Alps Review

Film Still
  • Alps film still


The director of Dogtooth returns with an even darker, bleaker and more challenging film.

When the four lead characters in Yorgos Lanthimos' new film meet to discuss the name of their group, their leader chooses the word 'Alps' for a couple of reasons, one of them being that "the name in no way reveals what it is that we do".

That line is indicative of the Greek director’s approach to storytelling. Alps is a film about people who offer their services as substitutes for the recently deceased, filling a gap in the lives of grieving families until their pain subsides. But Lanthimos is deliberately vague on the details of this arrangement, and of the motivations and agendas that drive his characters to take on these roles.

The director’s previous film, Dogtooth, was similarly reticent with contextual information, but that looks like a model of expositional clarity next to this one, which keeps us guessing about the true nature of what we see depicted on screen. The central relationships in Alps are all about control, with Lanthimos again using a small ensemble to explore group dynamics and extreme modes of behaviour. Mont Blanc (Aris Servetalis) is the Alps’ self-appointed leader. He takes a sadistic delight in the power he possesses and is quick to react to any dissent or error from his female colleagues in a brutal manner.

However, as in Dogtooth, we gradually see cracks begin to appear, with nurse Mont Rouge (Aggeliki Papoulia) attempting to break free – defying the rules in her search to find a genuine connection. Her story becomes the film’s emotional through-line, although it is complicated by her own blurry sense of the boundaries between real and fake encounters.

Even if the lack of context Lanthimos provides can make Alps a disorienting and maddening experience at first, it inexorably grows into a deeply absorbing one. The use of muted-colours, off-kilter framing and deadpan, absurdist humour is just as effective here as it was in Dogtooth, creating a distinctive milieu in which this bizarre behaviour makes a weird kind of sense.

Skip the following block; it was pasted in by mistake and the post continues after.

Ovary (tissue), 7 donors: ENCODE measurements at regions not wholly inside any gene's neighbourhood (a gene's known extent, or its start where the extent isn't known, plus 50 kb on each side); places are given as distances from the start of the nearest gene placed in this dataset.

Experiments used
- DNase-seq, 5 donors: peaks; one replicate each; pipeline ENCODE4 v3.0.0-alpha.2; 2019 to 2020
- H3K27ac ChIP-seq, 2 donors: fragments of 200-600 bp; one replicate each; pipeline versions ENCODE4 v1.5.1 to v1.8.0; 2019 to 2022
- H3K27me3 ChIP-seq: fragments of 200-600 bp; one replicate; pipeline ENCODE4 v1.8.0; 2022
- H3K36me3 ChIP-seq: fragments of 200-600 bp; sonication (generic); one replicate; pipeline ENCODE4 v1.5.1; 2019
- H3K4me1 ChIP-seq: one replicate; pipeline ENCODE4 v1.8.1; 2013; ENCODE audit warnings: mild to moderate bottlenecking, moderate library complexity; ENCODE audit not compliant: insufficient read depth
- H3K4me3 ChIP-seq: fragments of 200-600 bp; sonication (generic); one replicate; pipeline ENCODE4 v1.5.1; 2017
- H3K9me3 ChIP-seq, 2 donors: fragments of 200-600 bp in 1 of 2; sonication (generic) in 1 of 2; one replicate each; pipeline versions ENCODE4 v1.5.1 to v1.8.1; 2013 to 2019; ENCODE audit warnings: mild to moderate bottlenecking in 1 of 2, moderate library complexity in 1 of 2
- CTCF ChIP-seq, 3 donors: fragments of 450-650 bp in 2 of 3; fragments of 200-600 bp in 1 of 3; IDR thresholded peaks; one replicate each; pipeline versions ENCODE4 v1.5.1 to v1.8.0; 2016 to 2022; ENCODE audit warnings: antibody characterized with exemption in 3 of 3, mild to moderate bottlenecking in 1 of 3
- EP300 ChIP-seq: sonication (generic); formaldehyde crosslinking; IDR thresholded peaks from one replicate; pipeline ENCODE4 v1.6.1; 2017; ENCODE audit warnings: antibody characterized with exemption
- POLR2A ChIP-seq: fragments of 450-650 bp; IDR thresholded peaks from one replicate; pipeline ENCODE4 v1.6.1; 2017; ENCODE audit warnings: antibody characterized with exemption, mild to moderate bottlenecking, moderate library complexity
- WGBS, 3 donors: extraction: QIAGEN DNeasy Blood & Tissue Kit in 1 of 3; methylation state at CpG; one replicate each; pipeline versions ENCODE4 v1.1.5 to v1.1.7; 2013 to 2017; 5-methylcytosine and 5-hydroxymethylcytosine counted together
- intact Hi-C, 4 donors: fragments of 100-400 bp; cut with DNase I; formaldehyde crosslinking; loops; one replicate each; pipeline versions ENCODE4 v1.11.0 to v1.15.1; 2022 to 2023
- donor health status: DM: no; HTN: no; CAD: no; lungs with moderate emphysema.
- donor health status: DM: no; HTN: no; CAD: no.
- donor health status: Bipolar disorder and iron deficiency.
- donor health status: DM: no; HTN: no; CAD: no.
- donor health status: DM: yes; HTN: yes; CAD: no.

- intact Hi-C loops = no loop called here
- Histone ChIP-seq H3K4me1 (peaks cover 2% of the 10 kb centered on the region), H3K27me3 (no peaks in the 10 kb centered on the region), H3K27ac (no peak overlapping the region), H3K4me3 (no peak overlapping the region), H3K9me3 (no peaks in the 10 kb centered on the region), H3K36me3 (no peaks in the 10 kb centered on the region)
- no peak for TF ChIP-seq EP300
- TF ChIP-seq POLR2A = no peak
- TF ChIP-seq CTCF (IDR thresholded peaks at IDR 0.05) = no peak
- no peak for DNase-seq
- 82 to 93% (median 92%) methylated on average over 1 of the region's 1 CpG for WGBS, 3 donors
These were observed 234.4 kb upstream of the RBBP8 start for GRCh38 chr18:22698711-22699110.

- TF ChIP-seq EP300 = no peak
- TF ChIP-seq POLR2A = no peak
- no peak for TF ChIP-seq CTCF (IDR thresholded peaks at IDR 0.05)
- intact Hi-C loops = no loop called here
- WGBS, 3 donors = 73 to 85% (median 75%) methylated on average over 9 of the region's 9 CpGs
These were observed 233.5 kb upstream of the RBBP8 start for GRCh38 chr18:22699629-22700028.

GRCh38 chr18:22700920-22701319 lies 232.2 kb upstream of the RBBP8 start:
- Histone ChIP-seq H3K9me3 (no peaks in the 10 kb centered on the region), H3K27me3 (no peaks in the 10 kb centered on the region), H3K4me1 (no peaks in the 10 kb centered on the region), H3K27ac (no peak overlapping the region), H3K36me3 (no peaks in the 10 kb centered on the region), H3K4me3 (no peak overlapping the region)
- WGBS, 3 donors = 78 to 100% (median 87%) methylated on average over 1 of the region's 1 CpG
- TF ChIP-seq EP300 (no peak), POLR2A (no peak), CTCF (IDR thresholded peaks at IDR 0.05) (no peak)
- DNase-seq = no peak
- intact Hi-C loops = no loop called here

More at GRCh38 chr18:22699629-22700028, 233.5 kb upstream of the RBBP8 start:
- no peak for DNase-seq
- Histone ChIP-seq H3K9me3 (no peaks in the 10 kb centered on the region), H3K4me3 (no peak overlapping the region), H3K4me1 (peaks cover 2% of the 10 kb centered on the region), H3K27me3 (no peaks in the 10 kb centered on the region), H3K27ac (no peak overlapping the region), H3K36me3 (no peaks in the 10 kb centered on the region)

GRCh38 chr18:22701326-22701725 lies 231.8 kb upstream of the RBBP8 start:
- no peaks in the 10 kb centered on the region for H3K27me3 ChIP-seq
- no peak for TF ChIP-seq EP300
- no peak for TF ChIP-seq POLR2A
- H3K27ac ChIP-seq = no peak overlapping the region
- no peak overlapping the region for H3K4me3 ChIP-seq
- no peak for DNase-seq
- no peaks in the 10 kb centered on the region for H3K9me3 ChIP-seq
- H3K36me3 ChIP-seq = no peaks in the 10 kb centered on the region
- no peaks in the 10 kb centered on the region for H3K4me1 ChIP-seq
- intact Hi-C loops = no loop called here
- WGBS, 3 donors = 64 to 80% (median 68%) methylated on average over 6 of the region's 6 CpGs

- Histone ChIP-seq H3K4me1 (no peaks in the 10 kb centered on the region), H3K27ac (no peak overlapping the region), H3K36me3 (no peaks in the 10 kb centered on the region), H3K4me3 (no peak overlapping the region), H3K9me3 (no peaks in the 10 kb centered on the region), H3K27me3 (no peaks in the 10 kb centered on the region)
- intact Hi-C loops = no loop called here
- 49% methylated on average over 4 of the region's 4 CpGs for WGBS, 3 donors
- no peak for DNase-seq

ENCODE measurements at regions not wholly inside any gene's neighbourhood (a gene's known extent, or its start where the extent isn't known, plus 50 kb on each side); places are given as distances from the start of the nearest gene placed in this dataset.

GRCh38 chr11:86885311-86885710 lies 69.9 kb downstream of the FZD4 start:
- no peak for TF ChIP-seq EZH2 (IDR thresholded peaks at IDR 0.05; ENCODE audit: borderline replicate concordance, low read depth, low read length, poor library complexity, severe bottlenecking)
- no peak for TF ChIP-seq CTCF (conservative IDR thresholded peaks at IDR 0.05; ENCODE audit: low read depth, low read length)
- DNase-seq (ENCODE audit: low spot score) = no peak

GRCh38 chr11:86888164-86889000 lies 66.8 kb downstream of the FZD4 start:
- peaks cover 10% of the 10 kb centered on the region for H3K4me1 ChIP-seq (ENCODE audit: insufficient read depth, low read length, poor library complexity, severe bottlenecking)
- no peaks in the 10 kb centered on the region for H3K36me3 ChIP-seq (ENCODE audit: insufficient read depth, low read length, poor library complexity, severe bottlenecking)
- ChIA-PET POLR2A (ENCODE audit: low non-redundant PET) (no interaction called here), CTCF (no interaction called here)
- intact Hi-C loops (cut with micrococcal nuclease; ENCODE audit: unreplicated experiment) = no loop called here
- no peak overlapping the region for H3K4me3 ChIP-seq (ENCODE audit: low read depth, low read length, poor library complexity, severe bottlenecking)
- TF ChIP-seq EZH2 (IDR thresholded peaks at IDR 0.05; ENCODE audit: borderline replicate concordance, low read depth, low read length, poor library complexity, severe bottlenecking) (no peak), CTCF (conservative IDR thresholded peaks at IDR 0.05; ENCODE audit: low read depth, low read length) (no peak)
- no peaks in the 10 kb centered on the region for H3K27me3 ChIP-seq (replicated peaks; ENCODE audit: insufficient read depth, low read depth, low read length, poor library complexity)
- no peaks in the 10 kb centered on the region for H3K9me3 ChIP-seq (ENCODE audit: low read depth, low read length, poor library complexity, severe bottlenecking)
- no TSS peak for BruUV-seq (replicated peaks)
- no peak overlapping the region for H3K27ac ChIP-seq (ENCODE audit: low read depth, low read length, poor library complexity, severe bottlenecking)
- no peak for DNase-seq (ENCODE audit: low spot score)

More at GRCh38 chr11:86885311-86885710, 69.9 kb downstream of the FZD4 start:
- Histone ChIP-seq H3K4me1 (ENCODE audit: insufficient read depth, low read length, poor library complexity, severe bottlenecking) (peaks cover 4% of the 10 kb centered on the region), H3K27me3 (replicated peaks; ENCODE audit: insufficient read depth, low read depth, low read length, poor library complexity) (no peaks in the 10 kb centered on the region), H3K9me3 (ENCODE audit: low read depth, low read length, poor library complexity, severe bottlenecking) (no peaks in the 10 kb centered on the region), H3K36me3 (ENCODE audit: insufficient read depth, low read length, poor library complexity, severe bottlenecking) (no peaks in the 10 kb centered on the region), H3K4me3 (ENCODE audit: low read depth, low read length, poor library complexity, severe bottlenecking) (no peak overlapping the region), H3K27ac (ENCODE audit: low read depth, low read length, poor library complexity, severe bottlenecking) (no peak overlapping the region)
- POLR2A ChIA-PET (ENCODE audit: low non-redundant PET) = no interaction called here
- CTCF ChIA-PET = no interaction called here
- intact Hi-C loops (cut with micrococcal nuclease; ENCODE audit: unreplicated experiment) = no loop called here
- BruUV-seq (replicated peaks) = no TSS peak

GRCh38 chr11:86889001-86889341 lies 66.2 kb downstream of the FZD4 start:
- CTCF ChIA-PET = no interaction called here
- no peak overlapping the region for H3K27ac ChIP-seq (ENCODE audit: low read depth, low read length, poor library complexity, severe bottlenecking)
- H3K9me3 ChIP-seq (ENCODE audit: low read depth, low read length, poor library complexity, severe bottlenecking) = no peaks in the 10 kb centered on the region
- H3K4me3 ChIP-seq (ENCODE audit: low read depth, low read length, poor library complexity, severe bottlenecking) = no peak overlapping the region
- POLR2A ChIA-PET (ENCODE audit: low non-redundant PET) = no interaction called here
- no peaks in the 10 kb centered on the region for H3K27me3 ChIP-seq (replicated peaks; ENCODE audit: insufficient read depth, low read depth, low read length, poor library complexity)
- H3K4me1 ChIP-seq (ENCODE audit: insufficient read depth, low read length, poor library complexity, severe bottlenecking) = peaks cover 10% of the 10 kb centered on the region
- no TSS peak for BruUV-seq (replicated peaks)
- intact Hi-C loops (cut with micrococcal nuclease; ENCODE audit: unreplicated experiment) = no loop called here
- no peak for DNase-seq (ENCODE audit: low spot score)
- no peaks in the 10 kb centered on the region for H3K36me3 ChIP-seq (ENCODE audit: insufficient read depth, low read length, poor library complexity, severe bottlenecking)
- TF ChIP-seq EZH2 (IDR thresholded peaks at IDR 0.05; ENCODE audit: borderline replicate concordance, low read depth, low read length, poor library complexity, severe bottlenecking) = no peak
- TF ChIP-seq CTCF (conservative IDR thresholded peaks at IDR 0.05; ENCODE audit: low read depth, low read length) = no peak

The monotone delivery that Lanthimos elicits from his cast is also brilliantly utilised, as the Alps team recite the scripts they have been given by the bereaved families. These sequences are often hilarious – notably a passionless reading of "Don’t stop. It feels like heaven." during a sex scene – but they can quickly veer into unsettling territory. One blind elderly lady asks for her two stand-ins to recreate an affair that her late husband had with her best friend. Reconsidering these relationships from the point-of-view of the families who hire the Alps adds a fresh layer of moral and emotional complexity to the picture.

It’s hard to imagine Alps having the same crossover appeal as Dogtooth as it feels less cohesive and inevitably less revelatory than that debut. But in many respects this is a more ambitious and challenging piece of work, and the impact of its quietly devastating finale certainly leaves a mark that lingers long after the film cuts to black. Multiple viewings are encouraged, and they may reveal just how impressive an achievement this is from one of the key new voices in contemporary cinema.


What has the director of Dogtooth got up his sleeve this time?



A tough, implacable and mordantly funny film, is what.


In Retrospect

Requires multiple viewings to pick this one apart.

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